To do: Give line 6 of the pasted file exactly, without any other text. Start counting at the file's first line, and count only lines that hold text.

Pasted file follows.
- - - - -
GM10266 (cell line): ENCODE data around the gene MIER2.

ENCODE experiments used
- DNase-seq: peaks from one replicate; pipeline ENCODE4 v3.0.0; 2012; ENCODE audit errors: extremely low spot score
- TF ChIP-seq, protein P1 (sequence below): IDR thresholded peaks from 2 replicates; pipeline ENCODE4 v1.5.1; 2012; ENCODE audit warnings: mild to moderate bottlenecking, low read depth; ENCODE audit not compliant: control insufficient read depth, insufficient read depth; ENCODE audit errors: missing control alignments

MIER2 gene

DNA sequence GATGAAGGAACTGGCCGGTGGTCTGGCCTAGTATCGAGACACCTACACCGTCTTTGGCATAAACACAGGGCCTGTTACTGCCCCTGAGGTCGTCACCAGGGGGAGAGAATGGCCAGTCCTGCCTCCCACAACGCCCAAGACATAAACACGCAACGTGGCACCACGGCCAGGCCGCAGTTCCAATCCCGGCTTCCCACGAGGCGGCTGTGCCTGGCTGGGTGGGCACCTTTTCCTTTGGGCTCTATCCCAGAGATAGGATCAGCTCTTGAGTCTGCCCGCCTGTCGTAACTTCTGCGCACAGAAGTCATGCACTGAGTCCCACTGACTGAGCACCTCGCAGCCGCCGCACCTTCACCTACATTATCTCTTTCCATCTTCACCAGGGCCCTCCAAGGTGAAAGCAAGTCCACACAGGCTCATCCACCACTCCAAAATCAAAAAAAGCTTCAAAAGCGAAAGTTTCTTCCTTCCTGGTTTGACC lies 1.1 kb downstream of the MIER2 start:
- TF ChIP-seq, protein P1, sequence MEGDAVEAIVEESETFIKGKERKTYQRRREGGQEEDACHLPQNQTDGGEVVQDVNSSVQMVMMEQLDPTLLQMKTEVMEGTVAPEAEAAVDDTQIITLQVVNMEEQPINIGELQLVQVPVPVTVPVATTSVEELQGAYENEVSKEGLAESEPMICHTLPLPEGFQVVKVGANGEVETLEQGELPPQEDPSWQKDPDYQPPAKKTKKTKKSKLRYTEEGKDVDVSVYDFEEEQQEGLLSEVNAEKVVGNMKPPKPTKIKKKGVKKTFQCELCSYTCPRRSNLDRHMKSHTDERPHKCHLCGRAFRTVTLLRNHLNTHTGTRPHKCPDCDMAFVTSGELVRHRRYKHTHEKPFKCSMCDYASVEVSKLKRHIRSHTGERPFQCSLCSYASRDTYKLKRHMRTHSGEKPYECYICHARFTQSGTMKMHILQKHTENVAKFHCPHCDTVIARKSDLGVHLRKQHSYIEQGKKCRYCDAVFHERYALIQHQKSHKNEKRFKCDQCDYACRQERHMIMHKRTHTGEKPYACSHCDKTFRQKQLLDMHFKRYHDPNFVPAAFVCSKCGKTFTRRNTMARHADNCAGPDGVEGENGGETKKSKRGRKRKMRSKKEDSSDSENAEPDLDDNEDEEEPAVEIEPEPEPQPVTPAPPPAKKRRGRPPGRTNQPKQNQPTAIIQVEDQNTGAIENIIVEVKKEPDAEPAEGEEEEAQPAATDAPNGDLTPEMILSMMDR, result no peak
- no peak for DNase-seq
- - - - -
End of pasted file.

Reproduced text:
DNA sequence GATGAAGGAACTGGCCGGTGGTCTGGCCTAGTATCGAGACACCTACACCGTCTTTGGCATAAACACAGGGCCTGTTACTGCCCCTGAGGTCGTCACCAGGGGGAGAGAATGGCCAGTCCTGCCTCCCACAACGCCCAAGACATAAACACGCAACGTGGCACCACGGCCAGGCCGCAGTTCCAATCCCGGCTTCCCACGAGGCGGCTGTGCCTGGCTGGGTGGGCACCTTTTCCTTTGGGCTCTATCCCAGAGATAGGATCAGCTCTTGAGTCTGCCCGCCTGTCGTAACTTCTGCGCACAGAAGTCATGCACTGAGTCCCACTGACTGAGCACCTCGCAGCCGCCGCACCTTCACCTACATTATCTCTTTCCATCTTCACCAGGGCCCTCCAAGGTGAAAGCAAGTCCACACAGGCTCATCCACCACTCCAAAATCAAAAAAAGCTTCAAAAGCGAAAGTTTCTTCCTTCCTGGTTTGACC lies 1.1 kb downstream of the MIER2 start: